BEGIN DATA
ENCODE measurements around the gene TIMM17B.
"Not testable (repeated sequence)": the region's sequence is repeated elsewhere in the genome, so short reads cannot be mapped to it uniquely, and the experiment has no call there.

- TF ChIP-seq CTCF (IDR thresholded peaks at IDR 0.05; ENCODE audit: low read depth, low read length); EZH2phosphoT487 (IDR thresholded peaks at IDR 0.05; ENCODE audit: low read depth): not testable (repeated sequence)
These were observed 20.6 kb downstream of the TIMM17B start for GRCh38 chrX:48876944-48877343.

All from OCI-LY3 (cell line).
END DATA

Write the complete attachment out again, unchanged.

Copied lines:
ENCODE measurements around the gene TIMM17B.
"Not testable (repeated sequence)": the region's sequence is repeated elsewhere in the genome, so short reads cannot be mapped to it uniquely, and the experiment has no call there.

- TF ChIP-seq CTCF (IDR thresholded peaks at IDR 0.05; ENCODE audit: low read depth, low read length); EZH2phosphoT487 (IDR thresholded peaks at IDR 0.05; ENCODE audit: low read depth): not testable (repeated sequence)
These were observed 20.6 kb downstream of the TIMM17B start for GRCh38 chrX:48876944-48877343.

All from OCI-LY3 (cell line).